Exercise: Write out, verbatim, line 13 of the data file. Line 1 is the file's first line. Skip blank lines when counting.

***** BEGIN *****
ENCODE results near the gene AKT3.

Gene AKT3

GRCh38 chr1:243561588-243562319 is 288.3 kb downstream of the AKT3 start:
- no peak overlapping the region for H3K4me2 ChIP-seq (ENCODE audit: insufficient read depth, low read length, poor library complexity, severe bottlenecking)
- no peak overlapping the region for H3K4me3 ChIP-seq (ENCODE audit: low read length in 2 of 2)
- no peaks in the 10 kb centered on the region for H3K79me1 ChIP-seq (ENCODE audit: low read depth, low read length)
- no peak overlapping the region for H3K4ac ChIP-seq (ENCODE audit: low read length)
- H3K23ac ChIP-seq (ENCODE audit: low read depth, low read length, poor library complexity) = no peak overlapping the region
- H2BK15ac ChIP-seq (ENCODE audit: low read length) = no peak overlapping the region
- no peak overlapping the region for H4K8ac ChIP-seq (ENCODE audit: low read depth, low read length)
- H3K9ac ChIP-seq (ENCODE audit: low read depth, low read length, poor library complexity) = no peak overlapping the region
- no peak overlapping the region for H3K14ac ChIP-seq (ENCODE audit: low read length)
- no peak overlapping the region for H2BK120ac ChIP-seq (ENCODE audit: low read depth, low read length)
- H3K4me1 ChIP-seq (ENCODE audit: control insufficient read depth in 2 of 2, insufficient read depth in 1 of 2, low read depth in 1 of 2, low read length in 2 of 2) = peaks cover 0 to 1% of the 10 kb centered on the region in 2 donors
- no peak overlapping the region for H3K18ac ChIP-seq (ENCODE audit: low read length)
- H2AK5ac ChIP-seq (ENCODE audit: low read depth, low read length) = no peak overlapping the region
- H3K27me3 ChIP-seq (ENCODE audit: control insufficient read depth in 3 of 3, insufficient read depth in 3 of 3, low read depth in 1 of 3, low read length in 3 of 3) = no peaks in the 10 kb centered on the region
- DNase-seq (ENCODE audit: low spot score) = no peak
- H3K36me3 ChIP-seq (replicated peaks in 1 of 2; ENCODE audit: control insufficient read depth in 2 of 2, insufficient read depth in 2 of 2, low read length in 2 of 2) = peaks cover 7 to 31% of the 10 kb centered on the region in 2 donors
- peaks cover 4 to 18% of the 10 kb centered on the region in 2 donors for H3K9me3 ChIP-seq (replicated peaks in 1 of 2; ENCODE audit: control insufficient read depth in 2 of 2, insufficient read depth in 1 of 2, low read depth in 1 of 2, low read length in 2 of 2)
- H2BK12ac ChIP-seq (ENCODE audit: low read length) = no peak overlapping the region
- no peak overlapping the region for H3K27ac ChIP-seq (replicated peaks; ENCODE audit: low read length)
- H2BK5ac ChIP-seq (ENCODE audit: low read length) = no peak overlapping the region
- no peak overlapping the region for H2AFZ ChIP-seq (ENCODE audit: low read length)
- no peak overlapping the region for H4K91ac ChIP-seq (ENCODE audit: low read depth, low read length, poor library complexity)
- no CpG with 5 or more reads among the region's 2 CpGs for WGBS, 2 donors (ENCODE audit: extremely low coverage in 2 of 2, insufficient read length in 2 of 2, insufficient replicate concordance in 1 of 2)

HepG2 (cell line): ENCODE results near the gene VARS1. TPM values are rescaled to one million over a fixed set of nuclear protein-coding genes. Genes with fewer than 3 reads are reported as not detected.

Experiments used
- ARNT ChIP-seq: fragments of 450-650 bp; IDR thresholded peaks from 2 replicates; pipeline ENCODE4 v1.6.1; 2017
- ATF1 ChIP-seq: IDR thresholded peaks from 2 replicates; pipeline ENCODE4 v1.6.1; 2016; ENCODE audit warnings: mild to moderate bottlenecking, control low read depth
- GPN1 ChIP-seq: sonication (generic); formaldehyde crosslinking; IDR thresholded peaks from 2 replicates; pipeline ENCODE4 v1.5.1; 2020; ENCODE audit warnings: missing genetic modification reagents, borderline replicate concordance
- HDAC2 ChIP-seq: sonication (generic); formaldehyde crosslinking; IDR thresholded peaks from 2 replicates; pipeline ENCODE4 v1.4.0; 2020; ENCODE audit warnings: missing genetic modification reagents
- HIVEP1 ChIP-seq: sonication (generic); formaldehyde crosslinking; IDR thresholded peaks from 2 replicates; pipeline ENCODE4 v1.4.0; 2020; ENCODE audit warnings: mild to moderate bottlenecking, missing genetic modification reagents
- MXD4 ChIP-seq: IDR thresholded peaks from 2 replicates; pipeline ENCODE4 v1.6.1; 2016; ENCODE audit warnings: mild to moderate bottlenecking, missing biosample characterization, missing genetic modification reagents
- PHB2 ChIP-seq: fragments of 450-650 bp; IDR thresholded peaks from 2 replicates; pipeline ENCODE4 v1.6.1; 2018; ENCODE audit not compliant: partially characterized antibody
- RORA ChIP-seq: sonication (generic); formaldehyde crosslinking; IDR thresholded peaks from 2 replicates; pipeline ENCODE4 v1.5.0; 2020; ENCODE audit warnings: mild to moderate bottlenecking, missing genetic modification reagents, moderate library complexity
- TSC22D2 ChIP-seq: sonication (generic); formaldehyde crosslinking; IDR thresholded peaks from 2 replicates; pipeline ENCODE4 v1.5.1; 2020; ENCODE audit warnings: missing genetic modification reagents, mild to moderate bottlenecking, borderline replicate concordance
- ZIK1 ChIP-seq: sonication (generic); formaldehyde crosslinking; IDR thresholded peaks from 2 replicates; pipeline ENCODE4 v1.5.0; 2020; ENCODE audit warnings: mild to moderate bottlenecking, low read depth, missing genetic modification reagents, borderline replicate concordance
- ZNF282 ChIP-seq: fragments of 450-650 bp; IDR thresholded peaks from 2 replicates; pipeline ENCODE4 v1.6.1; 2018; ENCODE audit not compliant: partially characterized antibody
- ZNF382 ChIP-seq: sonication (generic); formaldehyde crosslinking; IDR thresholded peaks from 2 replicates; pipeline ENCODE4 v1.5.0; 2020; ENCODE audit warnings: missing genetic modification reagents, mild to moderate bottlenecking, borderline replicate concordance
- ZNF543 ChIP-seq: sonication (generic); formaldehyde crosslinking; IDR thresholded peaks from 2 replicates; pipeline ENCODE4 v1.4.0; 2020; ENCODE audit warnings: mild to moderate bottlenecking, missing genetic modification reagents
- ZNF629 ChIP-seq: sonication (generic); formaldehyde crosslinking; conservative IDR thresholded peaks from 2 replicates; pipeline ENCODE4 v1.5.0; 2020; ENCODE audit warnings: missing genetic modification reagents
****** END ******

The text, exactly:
- no peak overlapping the region for H2BK120ac ChIP-seq (ENCODE audit: low read depth, low read length)